A free one day course on Tebis KNX is also available from Hager. Participants can learn about how they can design, install and commission bus systems for commercial and domestic installations with an opportunity to gain hands on experience by programming the system as well.

Matt Price concludes: “The increase in ‘intelligent’ homes is being driven by customer demand.  All stakeholders, from current electricians, the building industry, electrical wholesalers, specifiers and, even those training the contractors of the future, have a part to play if the home automation opportunity is to be fully realised. Once established, such experience can be extended to more commercially-based project opportunities such as education projects where smart solutions can help optimise the efficiency of a building’s performance.  Current technology development, allied to home owner expectation, means those across the sector who don’t invest the time and resource now to fully arm themselves with home automation product expertise and a commercial offering, could be left behind.”

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The vision of seeing buildings

Figure 2 above: Ten image recognition functions provided by the Omron HVC module

Vision functionality from consumer electronics could revolutionise building automation and pave the way for full integration with security systems. Gabriele Fulco, European Product Marketing Manager,  Omron Electronic Components

Vision has become an accepted part of the user interface of consumer electronics. A phone can recognise its owner and respond accordingly. Games consoles and televisions respond to our gestures, dispensing with the need for a remote control and simplifying access to their increasingly advanced functions.

In this context, it seems strange that vision based functionality have as yet not spread into building automation systems. Premises commonly have CCTV systems, but these simply transmit an image. The interpretation of that image is left to a human operator, who is normally only responsible for security. The passive infra-red detector (PIR) in a room will switch the lights off in a room while a meeting is in progress, even though the security camera in the same space can clearly see the occupants.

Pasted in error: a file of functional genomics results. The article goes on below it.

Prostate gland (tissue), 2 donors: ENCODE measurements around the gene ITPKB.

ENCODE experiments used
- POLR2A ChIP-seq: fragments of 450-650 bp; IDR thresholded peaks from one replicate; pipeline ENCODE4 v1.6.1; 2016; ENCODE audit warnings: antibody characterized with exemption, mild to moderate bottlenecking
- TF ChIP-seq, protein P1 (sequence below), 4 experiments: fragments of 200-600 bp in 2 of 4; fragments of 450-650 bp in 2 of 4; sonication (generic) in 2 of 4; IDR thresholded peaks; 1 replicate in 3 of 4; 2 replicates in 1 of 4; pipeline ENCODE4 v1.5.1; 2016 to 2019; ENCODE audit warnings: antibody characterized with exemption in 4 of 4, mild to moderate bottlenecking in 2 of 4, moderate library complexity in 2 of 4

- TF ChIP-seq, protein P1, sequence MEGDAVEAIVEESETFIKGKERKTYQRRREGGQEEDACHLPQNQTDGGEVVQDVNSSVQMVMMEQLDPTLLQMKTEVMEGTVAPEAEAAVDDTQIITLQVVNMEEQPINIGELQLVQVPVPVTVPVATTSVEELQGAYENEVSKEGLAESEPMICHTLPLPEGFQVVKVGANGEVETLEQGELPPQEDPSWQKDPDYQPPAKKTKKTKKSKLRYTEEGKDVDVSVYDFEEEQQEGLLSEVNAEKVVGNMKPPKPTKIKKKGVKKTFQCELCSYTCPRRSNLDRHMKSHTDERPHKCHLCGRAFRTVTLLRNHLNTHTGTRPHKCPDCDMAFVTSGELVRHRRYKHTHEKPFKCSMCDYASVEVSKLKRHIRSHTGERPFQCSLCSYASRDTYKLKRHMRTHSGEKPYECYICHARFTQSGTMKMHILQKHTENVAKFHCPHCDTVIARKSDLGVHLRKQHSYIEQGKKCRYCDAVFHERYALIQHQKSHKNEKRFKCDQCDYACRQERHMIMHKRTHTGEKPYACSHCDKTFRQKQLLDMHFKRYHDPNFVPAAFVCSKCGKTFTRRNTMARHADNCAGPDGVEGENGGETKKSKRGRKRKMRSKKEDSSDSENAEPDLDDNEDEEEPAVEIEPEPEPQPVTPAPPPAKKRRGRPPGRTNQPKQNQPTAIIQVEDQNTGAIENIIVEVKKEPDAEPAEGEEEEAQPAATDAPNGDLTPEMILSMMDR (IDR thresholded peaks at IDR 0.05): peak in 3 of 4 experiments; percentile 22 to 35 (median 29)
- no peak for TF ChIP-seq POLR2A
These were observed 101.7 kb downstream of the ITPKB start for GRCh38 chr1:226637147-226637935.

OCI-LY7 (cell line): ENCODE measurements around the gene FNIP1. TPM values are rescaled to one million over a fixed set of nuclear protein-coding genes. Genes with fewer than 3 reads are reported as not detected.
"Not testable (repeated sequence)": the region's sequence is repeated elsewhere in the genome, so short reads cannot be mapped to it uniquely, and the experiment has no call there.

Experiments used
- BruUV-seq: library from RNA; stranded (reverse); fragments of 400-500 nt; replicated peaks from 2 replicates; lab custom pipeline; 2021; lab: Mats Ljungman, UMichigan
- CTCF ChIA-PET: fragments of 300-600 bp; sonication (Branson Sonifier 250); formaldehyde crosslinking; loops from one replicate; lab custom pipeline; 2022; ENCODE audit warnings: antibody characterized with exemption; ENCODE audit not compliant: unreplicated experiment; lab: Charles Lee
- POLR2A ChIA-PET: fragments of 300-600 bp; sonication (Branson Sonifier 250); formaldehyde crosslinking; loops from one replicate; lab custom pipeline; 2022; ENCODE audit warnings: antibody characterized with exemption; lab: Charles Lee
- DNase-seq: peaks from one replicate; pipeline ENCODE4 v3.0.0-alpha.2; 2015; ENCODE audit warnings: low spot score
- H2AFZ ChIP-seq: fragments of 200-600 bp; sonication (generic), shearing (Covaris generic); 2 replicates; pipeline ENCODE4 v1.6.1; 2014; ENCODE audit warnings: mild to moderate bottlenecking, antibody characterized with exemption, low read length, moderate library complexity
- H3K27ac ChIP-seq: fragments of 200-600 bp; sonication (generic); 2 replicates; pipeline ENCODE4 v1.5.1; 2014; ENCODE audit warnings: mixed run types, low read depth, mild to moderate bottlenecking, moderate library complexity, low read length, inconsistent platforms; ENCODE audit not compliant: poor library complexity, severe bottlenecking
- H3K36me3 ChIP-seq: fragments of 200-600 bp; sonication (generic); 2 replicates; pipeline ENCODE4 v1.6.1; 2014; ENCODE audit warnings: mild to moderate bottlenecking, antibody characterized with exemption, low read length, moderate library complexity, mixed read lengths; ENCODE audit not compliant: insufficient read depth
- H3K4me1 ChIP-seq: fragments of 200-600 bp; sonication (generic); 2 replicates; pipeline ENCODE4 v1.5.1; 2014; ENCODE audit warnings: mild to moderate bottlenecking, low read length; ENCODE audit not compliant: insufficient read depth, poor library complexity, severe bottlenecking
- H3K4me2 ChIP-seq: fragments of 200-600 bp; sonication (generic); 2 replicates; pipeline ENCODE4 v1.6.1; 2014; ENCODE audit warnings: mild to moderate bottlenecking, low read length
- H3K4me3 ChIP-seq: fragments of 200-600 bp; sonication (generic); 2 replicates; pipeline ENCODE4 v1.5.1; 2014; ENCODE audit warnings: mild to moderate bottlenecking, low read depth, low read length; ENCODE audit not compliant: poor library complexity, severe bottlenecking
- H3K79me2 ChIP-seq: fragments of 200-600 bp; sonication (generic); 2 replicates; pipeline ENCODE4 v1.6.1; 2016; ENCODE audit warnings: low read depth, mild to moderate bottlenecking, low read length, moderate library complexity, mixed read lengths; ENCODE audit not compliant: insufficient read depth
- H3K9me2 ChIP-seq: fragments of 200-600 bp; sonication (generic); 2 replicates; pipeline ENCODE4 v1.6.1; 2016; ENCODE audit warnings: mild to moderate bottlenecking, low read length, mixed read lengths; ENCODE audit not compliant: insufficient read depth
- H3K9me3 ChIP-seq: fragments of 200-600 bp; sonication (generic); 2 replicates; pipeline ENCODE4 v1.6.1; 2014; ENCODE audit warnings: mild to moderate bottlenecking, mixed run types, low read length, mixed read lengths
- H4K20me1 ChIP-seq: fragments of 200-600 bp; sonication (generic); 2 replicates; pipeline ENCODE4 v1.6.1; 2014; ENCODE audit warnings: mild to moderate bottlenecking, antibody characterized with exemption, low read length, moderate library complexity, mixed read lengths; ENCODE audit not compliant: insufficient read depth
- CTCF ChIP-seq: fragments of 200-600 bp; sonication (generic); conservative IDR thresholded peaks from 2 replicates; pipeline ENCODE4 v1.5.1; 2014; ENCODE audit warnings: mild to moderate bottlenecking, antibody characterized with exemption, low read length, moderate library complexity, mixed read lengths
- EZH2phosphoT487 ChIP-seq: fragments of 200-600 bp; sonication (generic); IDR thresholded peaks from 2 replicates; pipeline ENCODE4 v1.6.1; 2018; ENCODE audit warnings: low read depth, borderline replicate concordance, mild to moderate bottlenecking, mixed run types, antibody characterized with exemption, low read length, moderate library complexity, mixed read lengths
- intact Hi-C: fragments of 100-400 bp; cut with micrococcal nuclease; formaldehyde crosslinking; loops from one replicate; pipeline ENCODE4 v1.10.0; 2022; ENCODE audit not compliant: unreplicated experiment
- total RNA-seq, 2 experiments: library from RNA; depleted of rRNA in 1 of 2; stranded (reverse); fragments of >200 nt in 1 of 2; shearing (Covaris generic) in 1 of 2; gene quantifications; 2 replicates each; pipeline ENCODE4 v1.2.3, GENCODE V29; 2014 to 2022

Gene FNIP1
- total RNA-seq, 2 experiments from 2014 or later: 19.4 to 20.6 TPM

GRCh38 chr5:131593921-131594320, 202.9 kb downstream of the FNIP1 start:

Building automation potential

Building automation systems are a much more demanding application than mobile phones and games consoles, but innovative vendors are developing technology originally created for mobile phones to deliver solutions suitable for the professional environment.

Using such technology, building automation systems can interpret the image collected by a camera. They can tell the difference between a human and a cat. They can see and respond to gestures and gauge their mood, their age and their gender. They can also recognise an individual. Using these sensors, security systems and building automation systems could eventually be integrated together using one set of vision modules. The data they collect can be responded to automatically, saved or collated centrally, and passed to an operator only when necessary.

Potentially, an office can recognise an individual when he or she arrives, and set up heating and lighting just the way they like it. The next generation of lighting systems can also respond to gestures adjusting lighting, air conditioning or heating.

omron3
Figure 3: The Omron HVC module

The Omron HVC module is the first vision module specifically aimed at applications like building automation, available in low volumes and readily integrated by any designer without any need to understand the complex algorithms needed to recognise gestures, faces and expressions or the optical design. The module is a fully integrated, plug-in solution. The developer can just look at the outputs and configure the system to make appropriate decisions depending on their status.